• Select the downloaded ESP8266 firmware file to upload or burn into ESP8266.

Fig. 7 Select ESP8266 Firmware

  • After clicking on OK to burn the firmware, press the Flash button from the ESP8266 development board till the Erase Flash progresses 100%. After that, you can release the flash button and wait till the Burn process completes.

Fig. 8 Erase Flash and burn micropython firmware.

  • Now your uPyCraft IDE is ready to work with the ESP8266 module.

ThingSpeak (MQTT Broker)

It is an open-source software or data platform for the Internet of Things (IoT) applications to communicate data between internet-enabled devices. ThingSpeak is a web service operated by The MathWorks that can send sensor readings or data to the cloud. You can also visualize and manipulate (calculate the data) the data sent from the device to ThingSpeak. Data can be stored on either private or public channels. ThingSpeak is commonly used for IoT prototyping and proof-of-concept systems that require analysis.

Getting started with ThingSpeak

  • The first step is creating a MathWorks account. Click on the given link to create an account:
Fig. 9 Getting started with ThingSpeak
  • Enter your required information to create a MathWorks account as shown below:

Create MathWorks account

  • Click on Sign in, if you already have a MathWorks account.
Fig. 11 MathWorks Sign in
  • Create a new channel by clicking on the given ‘New Channel’ icon. 
Fig. 12 New Channel
  • Enter the respective details in the channel.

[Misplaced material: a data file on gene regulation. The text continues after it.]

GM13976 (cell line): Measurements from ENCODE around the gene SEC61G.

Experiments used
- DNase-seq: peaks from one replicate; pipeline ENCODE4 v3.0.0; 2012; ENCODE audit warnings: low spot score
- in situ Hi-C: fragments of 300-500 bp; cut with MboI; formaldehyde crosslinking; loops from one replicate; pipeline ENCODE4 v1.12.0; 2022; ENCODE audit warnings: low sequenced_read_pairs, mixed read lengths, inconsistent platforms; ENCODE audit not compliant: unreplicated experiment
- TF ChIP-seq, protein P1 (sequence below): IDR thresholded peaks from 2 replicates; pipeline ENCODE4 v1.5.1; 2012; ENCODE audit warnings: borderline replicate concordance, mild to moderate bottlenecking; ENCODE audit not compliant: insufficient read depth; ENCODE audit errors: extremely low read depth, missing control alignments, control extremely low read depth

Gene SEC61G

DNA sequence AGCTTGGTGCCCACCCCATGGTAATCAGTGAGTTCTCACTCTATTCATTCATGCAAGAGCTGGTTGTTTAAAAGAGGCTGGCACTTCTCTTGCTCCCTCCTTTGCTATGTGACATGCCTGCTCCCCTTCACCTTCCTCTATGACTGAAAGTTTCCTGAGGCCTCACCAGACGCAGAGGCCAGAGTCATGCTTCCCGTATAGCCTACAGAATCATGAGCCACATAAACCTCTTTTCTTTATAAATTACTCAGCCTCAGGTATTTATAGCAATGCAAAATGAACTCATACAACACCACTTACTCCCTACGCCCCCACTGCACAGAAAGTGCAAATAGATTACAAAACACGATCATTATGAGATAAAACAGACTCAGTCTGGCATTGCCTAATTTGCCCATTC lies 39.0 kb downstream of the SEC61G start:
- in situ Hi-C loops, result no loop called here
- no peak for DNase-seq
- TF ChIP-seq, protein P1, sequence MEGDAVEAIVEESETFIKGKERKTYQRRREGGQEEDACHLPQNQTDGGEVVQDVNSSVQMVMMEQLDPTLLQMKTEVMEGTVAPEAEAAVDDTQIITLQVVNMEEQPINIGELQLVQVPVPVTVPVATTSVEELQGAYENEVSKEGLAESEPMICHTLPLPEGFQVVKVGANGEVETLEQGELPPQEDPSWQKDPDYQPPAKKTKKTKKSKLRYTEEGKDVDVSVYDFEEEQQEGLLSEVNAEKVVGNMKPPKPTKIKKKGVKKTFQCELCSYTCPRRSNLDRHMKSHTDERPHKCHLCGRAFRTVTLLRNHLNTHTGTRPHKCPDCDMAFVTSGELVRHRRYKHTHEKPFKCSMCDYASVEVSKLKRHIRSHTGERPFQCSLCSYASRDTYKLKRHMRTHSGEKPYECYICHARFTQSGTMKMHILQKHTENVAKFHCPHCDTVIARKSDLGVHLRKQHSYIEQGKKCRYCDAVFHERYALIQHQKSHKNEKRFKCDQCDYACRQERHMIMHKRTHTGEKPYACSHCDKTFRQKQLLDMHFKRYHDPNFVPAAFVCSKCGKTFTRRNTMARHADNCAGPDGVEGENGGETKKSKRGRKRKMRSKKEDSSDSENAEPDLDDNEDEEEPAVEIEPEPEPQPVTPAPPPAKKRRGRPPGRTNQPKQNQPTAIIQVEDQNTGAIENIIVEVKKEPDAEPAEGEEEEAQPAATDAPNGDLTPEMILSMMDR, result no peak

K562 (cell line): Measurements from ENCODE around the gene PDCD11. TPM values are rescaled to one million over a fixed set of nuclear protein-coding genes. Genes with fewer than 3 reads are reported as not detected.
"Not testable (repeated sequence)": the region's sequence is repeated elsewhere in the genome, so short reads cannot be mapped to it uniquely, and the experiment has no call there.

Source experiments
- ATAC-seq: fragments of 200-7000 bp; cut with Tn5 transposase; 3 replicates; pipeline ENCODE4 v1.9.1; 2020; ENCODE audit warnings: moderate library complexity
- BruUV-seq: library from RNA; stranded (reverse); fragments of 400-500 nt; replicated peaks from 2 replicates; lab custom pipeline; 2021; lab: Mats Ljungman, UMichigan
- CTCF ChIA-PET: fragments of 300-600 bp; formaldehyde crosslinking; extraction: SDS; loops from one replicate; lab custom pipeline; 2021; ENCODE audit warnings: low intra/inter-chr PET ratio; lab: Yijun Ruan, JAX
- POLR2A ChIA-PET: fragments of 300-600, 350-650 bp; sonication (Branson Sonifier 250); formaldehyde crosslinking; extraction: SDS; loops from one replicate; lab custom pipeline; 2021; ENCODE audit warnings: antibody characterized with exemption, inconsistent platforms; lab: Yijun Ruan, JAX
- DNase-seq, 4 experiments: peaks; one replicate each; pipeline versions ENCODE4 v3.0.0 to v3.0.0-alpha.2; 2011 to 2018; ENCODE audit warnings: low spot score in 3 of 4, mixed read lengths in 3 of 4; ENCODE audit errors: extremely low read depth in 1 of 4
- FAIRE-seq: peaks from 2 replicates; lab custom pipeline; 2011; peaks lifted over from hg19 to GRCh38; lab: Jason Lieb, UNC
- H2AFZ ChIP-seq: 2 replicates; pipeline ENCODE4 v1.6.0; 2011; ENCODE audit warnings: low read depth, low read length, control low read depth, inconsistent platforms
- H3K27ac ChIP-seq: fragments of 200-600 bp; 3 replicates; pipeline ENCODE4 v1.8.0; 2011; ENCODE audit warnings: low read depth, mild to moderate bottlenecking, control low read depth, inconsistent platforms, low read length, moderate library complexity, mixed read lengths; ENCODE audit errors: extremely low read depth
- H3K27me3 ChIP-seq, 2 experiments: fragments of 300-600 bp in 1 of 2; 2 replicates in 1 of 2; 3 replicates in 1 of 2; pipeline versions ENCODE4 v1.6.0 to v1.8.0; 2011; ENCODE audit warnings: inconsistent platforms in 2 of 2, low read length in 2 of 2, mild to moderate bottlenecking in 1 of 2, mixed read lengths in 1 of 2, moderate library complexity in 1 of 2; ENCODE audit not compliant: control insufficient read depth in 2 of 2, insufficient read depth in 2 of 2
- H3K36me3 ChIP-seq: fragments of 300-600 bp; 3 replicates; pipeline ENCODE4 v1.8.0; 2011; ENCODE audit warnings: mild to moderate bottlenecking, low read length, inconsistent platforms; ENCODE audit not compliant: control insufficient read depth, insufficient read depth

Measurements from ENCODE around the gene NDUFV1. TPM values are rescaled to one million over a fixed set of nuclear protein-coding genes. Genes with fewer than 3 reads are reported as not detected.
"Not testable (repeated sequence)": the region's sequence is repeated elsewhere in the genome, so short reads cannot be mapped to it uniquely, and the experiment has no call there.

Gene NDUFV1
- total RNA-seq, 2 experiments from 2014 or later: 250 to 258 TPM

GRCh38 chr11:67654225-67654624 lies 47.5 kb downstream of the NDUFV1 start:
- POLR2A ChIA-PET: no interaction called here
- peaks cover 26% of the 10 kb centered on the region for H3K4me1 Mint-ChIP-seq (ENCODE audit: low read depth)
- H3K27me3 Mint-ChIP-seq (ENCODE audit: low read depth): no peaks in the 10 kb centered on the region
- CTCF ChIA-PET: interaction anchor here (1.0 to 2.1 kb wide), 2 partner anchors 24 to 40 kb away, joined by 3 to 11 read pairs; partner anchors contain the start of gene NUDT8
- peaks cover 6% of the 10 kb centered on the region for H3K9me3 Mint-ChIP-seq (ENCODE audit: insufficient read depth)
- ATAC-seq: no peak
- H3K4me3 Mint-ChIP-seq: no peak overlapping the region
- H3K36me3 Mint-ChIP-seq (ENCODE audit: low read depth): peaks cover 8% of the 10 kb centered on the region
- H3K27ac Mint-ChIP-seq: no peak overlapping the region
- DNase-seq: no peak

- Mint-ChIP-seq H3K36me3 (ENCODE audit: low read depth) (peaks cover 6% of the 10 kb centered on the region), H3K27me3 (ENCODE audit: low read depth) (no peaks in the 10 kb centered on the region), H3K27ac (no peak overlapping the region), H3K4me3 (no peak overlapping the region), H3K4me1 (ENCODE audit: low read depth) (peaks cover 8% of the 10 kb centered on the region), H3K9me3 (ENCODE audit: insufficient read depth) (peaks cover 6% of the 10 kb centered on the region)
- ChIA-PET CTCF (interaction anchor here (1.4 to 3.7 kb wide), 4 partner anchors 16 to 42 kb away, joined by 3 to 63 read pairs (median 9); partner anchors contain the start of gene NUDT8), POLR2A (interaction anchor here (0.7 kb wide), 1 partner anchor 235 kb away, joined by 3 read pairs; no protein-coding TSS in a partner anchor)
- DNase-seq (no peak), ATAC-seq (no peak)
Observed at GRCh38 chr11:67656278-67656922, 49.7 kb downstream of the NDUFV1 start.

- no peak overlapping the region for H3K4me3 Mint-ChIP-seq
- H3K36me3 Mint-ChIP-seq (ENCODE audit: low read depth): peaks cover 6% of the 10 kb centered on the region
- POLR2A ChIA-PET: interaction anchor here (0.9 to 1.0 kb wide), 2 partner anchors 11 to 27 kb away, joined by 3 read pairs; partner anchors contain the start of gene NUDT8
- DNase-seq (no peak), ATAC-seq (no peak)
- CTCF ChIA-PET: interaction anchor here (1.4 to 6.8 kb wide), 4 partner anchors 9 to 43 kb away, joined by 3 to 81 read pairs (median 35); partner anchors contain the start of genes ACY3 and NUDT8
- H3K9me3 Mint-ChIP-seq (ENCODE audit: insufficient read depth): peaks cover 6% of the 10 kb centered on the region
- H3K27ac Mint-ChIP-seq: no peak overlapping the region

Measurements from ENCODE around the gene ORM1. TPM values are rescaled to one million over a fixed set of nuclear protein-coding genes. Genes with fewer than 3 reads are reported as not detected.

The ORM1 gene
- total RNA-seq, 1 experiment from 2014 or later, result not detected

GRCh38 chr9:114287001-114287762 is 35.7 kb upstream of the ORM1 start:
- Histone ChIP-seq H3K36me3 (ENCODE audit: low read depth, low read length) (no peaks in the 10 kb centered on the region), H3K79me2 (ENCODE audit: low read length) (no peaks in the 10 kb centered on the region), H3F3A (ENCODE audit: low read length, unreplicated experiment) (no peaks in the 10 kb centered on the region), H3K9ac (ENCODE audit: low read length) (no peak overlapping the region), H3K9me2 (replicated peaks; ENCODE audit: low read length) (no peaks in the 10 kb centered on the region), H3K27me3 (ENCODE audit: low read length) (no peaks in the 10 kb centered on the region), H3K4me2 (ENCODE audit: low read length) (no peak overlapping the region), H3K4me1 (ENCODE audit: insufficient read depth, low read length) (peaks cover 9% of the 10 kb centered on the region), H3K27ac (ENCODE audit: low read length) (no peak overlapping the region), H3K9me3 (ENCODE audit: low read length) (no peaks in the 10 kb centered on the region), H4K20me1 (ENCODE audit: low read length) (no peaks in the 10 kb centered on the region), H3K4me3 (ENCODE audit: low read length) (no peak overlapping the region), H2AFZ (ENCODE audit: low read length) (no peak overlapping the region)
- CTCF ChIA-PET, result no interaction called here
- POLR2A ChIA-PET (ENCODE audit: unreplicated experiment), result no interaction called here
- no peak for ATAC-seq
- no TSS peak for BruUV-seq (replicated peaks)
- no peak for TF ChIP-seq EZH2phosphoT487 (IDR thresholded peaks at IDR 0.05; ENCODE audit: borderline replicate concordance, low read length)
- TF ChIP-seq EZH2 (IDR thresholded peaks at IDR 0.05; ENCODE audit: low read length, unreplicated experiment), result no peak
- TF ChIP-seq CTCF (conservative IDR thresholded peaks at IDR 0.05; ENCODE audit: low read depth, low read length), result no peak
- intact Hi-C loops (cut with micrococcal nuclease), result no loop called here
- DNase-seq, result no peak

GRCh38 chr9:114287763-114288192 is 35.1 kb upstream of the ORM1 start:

• Here we are creating a channel named ‘ESP8266 MQTT’ and creating only one field that is to store or represent the continuously increasing integer value.
  • You can also enable or use more than one field as per your requirements.
Fig. 13
  • Finally, click on the ‘save channel’ to save the channel details/information.
Fig. 14 save the channel
  • A new window will open containing the channel details and Channel Stats once the channel is created successfully.
  • The channel will be automatically updated with the new data, every time the sender publishes some data to the broker.

Programming ESP8266 with uPyCraft 

  • Adding umqttsimple library file
  • Go to File >> New.
  • Paste the code in uPyCraft IDE and save it as
# Load necessary libraries
import machine
import network
import sys
  from umqttsimple import MQTTClient
  print("error with the umqttsimple file")
from machine import Pin
import time

# **************************************#
# Objects:
led = machine.Pin(2,machine.Pin.OUT)

# Network settings
wifi_ssid = "public"
wifi_password = "[email protected]"

# Create a station object to store our connection
station = network.WLAN(network.STA_IF)

# Continually try to connect to WiFi access point
while not station.isconnected():

    # Try to connect to WiFi access point
    station.connect(wifi_ssid, wifi_password)

# Continually print out HTML from web page as long as we have a connection
while not station.isconnected():

    # Display connection details
      print("My IP Address:", station.ifconfig()[0])
      print("couldn't connect")
# If we lose connection, repeat this and retry for a connection
print("Connection lost. Trying again.")

# **************************************#
# Global variables and constants: